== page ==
So the trailer has been reedited (although the scene is still in the movie) and the controversy has been put aside. But not because of the claims of insensitivity. Universal recognized the liability of promoting a Ron Howard movie during Oscar season. No doubt The Dilemma will be pushed in some way as an award-worthy film.

The studio might have acted in one way but it is not the most appropriate way. Universal made no move to address why using the word “gay” as a derogatory term is not acceptable by any means. Instead of promoting an open dialogue about this issue, Universal left it at, “We’re sorry. We fixed it. (Temporarily.) But you should still see this movie.” While this does make sense from a marketing perspective, what is comes down to is this issue should not be passed over and just edited away so a movie can be successful.

I realize that it is not the studio’s job to do anything beyond release new marketing materials and protect their financial investment. They are, after all, a corporation with a certain agenda. For this reason, either the filmmakers or the actors should address why the sequence is inappropriate and not just let it wither away. By making the use of the word “gay” a non-issue, it remains a non-issue. Homophobia is not held to the same standards as other forms of bigotry in the United States. The discussion needs to start now and whenever possible, even if it is just a movie trailer, before it becomes too late.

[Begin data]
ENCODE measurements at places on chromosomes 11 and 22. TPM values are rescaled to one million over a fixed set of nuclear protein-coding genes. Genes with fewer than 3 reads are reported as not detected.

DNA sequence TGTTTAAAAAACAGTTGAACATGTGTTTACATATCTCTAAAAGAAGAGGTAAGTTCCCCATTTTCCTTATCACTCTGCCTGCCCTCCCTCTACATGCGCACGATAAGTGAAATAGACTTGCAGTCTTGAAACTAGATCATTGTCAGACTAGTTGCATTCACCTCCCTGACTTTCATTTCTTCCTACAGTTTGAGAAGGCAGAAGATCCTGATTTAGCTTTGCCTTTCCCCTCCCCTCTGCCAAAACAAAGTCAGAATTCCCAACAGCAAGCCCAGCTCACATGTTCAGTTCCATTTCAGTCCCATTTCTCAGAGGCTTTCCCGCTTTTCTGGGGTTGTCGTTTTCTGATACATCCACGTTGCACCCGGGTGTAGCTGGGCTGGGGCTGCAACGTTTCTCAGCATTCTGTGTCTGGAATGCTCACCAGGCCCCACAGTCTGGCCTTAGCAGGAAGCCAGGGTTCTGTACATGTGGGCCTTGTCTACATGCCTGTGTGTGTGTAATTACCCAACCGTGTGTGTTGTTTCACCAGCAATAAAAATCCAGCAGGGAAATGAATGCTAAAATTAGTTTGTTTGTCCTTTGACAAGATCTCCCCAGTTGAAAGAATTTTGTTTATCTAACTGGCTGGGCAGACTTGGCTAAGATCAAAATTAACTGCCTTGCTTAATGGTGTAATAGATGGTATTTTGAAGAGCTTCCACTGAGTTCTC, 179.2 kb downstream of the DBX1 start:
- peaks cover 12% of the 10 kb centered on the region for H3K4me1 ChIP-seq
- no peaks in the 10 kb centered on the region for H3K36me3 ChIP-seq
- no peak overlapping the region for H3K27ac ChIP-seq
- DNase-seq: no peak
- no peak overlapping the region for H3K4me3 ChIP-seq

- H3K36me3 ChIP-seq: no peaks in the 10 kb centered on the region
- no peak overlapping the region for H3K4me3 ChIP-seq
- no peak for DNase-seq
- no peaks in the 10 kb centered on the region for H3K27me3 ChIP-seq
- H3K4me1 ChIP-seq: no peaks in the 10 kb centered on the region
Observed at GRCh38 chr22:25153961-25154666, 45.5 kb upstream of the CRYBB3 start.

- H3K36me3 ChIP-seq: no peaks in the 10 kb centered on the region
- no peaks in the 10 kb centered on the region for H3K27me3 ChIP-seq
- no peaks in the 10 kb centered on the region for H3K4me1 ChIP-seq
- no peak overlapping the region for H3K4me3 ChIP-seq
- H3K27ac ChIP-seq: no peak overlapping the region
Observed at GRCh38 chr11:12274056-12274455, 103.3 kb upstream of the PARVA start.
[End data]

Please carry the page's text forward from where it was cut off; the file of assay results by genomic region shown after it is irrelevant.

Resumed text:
What do you think? Did the studio do the right thing by reediting the trailer and leaving it at that? Or is this just a non-issue that has been blown up for no reason at all?

Is Skins the Movie Ready to go?

The movie version of Skins initially made me skeptical. How could this possibly live up to the exceptional series? After all, we have all seen what happened to the Sex and the City franchise. And would the actors, especially Nicholas Hoult and Dev Patel who have achieved a huge degree of stardom since their Skins days, willingly reprise their roles?